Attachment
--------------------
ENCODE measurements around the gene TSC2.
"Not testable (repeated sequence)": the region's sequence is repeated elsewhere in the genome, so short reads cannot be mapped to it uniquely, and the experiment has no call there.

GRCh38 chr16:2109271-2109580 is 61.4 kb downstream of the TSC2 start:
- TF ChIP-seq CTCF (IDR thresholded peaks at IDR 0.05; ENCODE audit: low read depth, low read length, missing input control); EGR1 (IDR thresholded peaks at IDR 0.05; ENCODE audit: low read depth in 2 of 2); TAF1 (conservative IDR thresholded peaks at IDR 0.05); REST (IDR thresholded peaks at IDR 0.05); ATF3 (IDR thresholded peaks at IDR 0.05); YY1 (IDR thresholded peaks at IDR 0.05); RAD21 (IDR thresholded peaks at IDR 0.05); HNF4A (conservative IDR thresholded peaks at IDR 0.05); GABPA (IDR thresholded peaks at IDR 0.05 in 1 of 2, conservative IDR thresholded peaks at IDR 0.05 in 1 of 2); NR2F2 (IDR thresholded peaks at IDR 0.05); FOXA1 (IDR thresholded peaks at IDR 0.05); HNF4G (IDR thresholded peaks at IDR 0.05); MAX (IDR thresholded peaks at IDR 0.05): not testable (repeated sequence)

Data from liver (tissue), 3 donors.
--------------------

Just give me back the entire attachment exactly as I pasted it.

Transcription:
ENCODE measurements around the gene TSC2.
"Not testable (repeated sequence)": the region's sequence is repeated elsewhere in the genome, so short reads cannot be mapped to it uniquely, and the experiment has no call there.

GRCh38 chr16:2109271-2109580 is 61.4 kb downstream of the TSC2 start:
- TF ChIP-seq CTCF (IDR thresholded peaks at IDR 0.05; ENCODE audit: low read depth, low read length, missing input control); EGR1 (IDR thresholded peaks at IDR 0.05; ENCODE audit: low read depth in 2 of 2); TAF1 (conservative IDR thresholded peaks at IDR 0.05); REST (IDR thresholded peaks at IDR 0.05); ATF3 (IDR thresholded peaks at IDR 0.05); YY1 (IDR thresholded peaks at IDR 0.05); RAD21 (IDR thresholded peaks at IDR 0.05); HNF4A (conservative IDR thresholded peaks at IDR 0.05); GABPA (IDR thresholded peaks at IDR 0.05 in 1 of 2, conservative IDR thresholded peaks at IDR 0.05 in 1 of 2); NR2F2 (IDR thresholded peaks at IDR 0.05); FOXA1 (IDR thresholded peaks at IDR 0.05); HNF4G (IDR thresholded peaks at IDR 0.05); MAX (IDR thresholded peaks at IDR 0.05): not testable (repeated sequence)

Data from liver (tissue), 3 donors.